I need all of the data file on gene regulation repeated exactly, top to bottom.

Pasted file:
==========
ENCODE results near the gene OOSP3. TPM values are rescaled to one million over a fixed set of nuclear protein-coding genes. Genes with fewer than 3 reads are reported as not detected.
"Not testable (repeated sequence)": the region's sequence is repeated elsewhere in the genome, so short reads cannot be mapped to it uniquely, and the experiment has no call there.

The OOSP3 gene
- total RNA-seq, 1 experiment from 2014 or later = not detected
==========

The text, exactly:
ENCODE results near the gene OOSP3. TPM values are rescaled to one million over a fixed set of nuclear protein-coding genes. Genes with fewer than 3 reads are reported as not detected.
"Not testable (repeated sequence)": the region's sequence is repeated elsewhere in the genome, so short reads cannot be mapped to it uniquely, and the experiment has no call there.

The OOSP3 gene
- total RNA-seq, 1 experiment from 2014 or later = not detected